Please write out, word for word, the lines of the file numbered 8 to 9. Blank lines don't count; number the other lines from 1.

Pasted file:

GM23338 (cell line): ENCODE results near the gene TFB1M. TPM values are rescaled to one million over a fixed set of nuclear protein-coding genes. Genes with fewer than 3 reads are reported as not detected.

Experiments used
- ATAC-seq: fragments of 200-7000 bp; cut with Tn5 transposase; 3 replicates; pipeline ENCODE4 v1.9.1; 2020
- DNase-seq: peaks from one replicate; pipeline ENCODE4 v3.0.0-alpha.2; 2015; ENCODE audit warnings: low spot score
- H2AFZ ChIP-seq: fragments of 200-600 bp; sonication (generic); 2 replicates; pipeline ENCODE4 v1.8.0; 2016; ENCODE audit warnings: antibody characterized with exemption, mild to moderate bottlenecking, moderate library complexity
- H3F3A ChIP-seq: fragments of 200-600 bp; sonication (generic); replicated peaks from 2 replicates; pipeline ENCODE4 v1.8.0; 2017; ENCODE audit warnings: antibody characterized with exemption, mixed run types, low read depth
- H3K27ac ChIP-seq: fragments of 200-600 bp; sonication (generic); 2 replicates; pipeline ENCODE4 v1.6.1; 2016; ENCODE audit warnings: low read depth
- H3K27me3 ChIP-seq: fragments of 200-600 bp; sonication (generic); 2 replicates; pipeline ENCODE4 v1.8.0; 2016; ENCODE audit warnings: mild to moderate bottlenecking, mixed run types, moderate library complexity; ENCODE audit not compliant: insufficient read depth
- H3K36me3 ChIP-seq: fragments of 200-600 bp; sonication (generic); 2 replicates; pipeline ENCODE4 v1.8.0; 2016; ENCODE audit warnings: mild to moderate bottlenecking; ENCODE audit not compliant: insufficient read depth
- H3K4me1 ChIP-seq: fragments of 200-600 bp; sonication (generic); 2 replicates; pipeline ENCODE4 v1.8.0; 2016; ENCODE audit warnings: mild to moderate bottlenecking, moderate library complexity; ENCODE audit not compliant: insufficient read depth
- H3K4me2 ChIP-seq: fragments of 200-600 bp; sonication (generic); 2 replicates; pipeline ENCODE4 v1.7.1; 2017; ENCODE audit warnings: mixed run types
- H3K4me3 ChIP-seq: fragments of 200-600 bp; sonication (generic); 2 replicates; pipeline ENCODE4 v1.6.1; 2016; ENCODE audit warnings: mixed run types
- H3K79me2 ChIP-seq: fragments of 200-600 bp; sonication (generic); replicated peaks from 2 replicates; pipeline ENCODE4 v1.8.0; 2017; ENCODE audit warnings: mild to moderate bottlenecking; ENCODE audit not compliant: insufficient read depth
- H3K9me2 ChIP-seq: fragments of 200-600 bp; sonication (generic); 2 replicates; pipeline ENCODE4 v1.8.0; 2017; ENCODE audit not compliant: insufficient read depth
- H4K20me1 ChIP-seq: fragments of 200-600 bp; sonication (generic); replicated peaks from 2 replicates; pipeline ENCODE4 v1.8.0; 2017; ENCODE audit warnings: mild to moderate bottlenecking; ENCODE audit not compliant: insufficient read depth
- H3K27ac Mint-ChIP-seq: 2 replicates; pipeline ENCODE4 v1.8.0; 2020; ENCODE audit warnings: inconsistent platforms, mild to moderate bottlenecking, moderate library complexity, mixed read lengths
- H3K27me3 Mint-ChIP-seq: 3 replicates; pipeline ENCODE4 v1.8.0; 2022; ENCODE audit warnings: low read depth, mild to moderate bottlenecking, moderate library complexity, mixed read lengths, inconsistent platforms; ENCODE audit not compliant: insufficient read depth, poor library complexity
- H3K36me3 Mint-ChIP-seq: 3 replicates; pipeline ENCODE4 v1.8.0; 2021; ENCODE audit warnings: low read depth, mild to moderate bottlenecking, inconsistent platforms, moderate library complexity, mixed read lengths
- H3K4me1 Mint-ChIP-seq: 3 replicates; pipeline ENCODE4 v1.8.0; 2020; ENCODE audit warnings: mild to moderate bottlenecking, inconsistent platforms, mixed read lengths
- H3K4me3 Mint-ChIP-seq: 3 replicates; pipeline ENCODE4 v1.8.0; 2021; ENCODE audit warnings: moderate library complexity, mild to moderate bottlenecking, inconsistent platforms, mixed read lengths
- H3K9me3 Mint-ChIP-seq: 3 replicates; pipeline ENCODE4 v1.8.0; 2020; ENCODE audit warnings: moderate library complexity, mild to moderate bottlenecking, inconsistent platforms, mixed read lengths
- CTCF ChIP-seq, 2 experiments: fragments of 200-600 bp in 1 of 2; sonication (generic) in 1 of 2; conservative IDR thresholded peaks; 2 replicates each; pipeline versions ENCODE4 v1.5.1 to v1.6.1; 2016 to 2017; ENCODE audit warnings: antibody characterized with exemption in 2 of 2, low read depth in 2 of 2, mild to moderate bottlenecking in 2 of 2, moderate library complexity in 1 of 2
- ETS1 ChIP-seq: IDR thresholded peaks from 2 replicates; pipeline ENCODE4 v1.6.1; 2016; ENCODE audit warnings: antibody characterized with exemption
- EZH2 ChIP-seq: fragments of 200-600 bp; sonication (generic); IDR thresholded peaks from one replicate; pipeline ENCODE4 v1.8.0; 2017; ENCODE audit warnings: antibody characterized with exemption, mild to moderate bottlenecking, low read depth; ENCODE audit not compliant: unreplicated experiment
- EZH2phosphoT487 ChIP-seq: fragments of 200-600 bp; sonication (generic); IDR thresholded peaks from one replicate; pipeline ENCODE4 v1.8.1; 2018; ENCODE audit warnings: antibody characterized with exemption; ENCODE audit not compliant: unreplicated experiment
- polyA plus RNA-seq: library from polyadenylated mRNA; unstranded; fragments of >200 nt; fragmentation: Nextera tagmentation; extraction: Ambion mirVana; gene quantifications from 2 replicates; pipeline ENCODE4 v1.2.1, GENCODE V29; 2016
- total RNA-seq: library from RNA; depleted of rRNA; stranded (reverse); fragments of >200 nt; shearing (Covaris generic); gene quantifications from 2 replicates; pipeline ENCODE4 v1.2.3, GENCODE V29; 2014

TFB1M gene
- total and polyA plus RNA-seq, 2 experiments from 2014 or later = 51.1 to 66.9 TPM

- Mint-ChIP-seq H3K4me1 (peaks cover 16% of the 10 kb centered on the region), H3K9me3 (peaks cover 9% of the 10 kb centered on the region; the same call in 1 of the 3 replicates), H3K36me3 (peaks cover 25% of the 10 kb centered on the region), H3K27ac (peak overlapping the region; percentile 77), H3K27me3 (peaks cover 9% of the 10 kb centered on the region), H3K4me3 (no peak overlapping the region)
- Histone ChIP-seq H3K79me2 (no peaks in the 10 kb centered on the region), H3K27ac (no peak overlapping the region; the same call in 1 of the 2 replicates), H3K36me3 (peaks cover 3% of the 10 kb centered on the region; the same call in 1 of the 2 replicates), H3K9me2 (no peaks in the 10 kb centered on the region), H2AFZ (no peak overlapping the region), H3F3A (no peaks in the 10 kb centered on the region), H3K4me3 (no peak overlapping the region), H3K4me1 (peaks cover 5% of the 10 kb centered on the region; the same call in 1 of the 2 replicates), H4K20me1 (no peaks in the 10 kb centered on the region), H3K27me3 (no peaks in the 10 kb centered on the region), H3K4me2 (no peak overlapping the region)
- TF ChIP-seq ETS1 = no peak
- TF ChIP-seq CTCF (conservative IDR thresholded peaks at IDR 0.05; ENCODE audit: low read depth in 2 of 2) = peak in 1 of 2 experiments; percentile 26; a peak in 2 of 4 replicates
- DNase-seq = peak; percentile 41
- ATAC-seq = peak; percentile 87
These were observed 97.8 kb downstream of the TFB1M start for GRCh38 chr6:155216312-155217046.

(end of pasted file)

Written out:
- H3K27me3 ChIP-seq: fragments of 200-600 bp; sonication (generic); 2 replicates; pipeline ENCODE4 v1.8.0; 2016; ENCODE audit warnings: mild to moderate bottlenecking, mixed run types, moderate library complexity; ENCODE audit not compliant: insufficient read depth
- H3K36me3 ChIP-seq: fragments of 200-600 bp; sonication (generic); 2 replicates; pipeline ENCODE4 v1.8.0; 2016; ENCODE audit warnings: mild to moderate bottlenecking; ENCODE audit not compliant: insufficient read depth